The Long Dry

BOOK REVIEW by Willard Manus

Coffee House Press continues its admirable support of Welsh writer Cynan Jones. Having published two previous novels of his, THE DIG and EVERYTHING I FOUND ON THE BEACH, the Minneapolis-based independent publisher follows with THE LONG DRY, which was first released in Great Britain eleven years ago.

THE LONG DRY is a terse, moving novel about a farm family struggling to survive in modern-day Wales. The narrative follows the family’s fortunes over a 24-hour period in which the seemingly simple things that occur take on increasing complexity and power. Jones, who based some of his novel on the taped reminiscences of his late Gaelic-speaking grandfather, David Llewelyn Williams, has an uncanny knowledge of Welsh rural life: its joys and sorrows, rituals and superstitions, drawbacks and rewards. Jones also understands the way nature works: what it takes to cultivate the earth, raise ducks, sheep and cows, live in harmony with the changing seasons.

Gareth, the protagonist of THE LONG DRY, runs a farm which his father had purchased with the money he’d earned while working in a bank. Gareth’s wife Kate is a city girl, an ex-airline hostess who quit flying to wed him and take on the challenge of making the small farm a success. Gareth believes the key to their survival was expansion: buy an adjoining acre of land and sub-divide it, then sell the plots to house-builders.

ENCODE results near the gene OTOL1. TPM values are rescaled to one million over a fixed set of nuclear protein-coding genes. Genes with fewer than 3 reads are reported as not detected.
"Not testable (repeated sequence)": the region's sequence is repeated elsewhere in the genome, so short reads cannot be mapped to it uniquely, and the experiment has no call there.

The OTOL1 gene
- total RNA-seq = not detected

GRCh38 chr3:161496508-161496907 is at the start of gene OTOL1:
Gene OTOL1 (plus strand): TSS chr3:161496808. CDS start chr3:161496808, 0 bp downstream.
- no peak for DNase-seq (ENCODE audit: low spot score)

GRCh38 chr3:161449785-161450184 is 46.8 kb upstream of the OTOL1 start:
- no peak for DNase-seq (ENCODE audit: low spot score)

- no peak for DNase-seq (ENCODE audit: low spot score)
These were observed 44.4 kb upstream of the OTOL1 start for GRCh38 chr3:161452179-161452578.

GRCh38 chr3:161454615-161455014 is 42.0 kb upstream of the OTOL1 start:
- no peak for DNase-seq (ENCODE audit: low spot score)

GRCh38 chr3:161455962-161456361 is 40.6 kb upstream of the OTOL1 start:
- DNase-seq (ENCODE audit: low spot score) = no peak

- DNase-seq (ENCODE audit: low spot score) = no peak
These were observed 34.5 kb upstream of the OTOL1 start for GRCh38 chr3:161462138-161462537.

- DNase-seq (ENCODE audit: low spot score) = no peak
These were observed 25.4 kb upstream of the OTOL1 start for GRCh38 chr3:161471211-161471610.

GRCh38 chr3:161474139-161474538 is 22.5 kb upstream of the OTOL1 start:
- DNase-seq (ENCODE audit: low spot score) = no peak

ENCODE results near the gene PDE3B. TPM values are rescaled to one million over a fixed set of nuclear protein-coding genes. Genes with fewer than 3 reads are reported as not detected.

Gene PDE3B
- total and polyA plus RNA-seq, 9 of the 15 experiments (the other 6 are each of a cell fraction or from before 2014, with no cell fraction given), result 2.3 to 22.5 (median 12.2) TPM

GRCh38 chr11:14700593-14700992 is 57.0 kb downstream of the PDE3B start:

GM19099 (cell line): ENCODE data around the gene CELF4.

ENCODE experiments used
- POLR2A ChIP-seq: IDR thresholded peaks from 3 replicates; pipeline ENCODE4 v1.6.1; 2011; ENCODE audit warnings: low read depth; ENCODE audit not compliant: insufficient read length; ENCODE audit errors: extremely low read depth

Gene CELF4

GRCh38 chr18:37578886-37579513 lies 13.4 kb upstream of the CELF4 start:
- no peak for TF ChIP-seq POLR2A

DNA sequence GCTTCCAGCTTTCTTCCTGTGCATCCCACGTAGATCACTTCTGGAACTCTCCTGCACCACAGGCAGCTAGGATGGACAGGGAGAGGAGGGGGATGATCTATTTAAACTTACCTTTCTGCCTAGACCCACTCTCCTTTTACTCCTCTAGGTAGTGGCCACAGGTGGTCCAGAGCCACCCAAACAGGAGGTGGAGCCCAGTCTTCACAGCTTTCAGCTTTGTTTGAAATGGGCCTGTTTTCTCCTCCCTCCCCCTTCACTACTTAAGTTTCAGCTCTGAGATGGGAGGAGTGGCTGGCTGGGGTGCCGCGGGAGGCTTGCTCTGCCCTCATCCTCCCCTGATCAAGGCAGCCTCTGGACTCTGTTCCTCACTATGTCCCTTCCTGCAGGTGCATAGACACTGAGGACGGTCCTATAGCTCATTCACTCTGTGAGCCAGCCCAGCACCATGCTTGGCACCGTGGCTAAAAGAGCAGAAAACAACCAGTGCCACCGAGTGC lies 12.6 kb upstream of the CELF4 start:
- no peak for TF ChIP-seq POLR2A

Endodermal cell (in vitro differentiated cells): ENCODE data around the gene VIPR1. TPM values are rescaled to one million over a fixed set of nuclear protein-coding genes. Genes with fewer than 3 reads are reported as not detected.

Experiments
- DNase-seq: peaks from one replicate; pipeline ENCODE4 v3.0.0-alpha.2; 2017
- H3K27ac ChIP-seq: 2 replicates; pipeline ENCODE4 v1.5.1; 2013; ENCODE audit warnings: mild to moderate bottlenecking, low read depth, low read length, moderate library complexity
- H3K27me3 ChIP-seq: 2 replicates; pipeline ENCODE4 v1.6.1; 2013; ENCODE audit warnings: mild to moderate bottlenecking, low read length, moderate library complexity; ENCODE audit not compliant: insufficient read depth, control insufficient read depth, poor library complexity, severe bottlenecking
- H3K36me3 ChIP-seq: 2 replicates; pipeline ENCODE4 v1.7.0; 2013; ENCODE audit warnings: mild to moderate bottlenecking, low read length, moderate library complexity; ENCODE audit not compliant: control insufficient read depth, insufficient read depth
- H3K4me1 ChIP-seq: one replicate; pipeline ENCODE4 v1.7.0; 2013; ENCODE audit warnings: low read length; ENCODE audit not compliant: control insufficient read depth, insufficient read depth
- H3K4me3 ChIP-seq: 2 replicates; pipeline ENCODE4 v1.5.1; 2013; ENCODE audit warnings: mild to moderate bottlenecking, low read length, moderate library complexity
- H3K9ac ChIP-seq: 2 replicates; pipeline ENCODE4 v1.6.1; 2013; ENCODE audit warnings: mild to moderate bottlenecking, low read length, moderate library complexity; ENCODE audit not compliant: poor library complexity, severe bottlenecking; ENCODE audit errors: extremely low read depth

The bank has promised to finance the project, but Kate knows there will be planning and political problems. One misstep and they could lose everything.

This conflict puts a strain on their already-shaky marriage: they still love each other but problems from the past-–a miscarriage, an affair–-have taken their toll. As for their children, the sturdy lad Dylan and the adorable little Emma are growing up well and happily, but because Jones is a writer with a tragic view of life, heartbreaking things are in store for them.

THE LONG DRY, like all of Jones’ work, has a resonance and a potency far beyond its size and telling. The author is a master at using the particulars of everyday life to illuminate what is universal about it.